As shown in FIGS. 2 and 8, the curved steel plate 18 extends between the opposed uprights 22a and 22b of the frame means 14 at a point well below the grip means 16 to define a rather large opening for the upper arm so as to avoid any possible direct contact of any portion of the device 10 with the deltoid muscles during exercise.

In the illustrated embodiment, the base means 12, frame means 14, and grip means 16 are each most advantageously formed of a single steel tube having a plurality of bends therein. It will be seen, in particular, that the base means 12 may advantageously comprise a pair of spaced apart legs 26a and 26b defined by a lowermost pair of bends 28a and 28b formed in the steel tube. As for the grip means 16, it will preferably comprises a bar opposite the base means 12 or legs 26a and 26b which is defined by an uppermost pair of bends 30a and 30b in the steel tube.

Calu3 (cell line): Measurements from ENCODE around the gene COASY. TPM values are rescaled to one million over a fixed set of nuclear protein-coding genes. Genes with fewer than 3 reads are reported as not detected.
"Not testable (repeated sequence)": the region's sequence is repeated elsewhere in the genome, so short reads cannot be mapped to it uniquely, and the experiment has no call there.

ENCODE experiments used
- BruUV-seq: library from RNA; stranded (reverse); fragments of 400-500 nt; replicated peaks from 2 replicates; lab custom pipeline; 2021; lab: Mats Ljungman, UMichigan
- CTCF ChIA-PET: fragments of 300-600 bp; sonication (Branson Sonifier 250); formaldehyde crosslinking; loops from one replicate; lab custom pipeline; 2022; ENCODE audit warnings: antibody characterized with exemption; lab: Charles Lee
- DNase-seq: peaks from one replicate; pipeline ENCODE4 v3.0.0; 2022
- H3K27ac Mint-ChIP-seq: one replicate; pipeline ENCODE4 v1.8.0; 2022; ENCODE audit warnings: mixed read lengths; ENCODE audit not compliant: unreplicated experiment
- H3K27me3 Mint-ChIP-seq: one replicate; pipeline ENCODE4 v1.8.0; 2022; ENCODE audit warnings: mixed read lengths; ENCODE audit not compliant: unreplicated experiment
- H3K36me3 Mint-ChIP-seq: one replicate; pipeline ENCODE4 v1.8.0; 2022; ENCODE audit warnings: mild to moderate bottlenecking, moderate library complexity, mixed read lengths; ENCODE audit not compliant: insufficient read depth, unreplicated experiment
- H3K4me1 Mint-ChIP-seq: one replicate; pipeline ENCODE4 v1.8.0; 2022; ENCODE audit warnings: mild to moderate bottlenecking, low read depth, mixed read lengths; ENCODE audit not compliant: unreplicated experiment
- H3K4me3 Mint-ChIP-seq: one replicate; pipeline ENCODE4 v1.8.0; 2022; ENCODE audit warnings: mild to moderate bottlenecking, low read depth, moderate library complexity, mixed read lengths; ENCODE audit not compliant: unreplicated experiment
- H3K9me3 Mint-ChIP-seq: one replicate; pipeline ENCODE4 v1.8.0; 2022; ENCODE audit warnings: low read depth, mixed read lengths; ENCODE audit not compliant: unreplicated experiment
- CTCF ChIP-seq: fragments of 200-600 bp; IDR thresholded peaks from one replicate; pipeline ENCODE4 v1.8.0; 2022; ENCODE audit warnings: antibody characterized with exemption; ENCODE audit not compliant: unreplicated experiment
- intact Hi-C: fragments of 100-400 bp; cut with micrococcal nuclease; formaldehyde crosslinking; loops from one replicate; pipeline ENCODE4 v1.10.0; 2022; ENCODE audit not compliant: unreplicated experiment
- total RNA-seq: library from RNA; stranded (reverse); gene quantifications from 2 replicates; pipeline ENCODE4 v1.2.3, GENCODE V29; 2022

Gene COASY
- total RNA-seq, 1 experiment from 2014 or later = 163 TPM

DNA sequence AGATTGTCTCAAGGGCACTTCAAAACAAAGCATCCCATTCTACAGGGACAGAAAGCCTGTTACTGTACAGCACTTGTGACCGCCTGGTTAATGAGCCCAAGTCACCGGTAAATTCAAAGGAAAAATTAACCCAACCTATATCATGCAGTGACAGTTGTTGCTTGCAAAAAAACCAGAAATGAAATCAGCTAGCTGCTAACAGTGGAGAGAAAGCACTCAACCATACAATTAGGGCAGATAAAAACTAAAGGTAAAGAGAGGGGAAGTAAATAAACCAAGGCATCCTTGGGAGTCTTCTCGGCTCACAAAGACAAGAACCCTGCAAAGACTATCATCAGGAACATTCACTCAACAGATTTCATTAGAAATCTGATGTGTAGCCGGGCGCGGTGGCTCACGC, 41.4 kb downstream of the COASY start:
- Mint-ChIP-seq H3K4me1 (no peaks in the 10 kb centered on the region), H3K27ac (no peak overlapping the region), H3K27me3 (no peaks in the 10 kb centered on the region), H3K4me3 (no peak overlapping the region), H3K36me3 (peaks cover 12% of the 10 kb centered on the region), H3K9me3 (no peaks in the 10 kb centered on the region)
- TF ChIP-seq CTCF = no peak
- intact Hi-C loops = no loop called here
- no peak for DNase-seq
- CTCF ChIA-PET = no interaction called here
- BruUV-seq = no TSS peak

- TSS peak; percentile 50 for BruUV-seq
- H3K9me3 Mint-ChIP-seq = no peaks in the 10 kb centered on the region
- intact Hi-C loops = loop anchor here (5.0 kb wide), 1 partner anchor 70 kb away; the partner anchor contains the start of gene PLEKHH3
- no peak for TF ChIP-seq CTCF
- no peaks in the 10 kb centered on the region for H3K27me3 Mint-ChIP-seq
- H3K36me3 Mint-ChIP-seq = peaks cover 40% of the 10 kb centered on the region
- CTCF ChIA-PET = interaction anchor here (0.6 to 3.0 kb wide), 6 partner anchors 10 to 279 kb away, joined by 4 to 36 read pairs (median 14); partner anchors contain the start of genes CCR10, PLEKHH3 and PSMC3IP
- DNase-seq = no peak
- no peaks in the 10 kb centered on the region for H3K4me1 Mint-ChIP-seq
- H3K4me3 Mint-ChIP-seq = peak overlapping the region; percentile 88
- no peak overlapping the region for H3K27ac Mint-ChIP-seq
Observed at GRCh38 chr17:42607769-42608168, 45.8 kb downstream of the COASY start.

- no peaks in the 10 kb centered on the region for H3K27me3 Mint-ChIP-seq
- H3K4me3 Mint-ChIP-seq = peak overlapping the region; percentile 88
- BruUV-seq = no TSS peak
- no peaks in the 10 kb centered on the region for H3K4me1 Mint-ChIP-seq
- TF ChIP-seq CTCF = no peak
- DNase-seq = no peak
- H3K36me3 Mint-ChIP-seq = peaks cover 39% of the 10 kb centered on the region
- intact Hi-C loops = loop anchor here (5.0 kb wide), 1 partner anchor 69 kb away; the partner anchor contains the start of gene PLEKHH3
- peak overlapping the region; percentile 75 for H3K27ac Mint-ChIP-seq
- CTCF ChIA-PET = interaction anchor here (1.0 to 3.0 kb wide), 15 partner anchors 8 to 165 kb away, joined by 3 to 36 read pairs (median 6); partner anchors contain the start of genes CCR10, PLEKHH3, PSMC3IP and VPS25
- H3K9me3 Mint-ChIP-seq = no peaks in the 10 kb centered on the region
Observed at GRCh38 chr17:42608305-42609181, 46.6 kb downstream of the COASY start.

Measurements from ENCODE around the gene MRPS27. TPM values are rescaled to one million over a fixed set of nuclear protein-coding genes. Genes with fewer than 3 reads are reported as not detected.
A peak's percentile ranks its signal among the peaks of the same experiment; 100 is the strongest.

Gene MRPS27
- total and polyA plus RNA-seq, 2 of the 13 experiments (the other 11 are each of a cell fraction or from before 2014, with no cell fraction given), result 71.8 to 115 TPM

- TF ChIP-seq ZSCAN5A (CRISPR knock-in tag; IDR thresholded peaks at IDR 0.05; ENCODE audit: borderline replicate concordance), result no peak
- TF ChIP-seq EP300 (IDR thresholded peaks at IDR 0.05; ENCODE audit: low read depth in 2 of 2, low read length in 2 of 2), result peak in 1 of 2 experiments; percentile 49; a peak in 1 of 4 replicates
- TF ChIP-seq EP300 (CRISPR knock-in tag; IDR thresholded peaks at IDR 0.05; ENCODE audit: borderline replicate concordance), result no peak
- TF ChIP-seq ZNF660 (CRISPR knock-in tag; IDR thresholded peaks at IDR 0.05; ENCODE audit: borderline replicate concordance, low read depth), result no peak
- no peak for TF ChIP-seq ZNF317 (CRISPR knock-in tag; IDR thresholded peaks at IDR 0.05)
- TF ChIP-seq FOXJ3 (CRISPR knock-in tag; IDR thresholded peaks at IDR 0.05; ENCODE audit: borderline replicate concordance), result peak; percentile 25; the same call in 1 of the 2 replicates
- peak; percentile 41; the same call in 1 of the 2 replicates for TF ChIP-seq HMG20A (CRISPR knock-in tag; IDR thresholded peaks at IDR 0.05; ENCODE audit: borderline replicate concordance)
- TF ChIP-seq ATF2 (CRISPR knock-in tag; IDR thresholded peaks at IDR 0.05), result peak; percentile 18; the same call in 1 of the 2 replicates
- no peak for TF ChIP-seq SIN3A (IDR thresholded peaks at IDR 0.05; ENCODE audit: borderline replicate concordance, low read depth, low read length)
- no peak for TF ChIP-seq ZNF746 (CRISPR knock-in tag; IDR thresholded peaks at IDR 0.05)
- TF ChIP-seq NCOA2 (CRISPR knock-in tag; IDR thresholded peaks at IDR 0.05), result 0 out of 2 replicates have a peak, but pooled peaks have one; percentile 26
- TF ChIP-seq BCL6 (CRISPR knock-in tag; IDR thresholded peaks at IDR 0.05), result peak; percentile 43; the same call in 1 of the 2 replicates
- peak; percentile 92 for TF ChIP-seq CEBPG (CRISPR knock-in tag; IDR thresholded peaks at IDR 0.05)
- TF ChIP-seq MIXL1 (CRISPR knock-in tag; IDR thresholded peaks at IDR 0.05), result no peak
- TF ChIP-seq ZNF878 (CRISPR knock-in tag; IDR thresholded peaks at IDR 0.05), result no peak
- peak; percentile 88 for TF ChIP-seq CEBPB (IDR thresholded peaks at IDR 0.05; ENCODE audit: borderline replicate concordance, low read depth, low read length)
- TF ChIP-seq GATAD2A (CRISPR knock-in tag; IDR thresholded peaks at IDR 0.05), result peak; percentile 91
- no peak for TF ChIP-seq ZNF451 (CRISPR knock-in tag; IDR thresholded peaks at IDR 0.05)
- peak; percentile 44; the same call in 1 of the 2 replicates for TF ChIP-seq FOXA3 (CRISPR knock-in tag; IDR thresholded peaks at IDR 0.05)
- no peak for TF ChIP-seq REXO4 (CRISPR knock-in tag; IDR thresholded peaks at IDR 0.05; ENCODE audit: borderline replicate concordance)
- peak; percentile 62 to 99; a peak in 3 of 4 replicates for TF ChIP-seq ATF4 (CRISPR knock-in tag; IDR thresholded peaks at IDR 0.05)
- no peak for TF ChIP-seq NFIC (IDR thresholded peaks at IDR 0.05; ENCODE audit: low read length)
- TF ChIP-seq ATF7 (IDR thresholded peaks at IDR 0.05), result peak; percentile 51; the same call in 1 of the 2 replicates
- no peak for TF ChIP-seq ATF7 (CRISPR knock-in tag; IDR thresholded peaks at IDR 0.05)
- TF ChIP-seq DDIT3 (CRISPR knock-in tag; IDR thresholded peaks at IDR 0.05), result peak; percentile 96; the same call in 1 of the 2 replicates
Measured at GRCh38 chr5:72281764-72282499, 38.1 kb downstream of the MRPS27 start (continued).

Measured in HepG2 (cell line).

As will be appreciated by referring to FIG. 4, the free weights supporting means 20 advantageously comprises a steel tube which is integrally associated with the curved plate 18 as by welding or the like (see, also, FIG. 3). It will also be seen from FIGS. 1-5 that the shoulder rest means 24 preferably comprises a cushioning pad for the shoulder and/or neck region which preferably completely surrounds a portion of the crossbar 16 in relative slidable relation thereto so as to permit another portion of the crossbar 16 to be gripped, as will be described in detail hereinafter. As best shown in FIGS. 1 and 2, the deltoid muscle exercise device 10 is also formed such that the steel tube 20, which is remote from the crossbar 16 and the cushioning pad 24, is sized to receive a plurality of free weights such as 32, 34, 36, 38.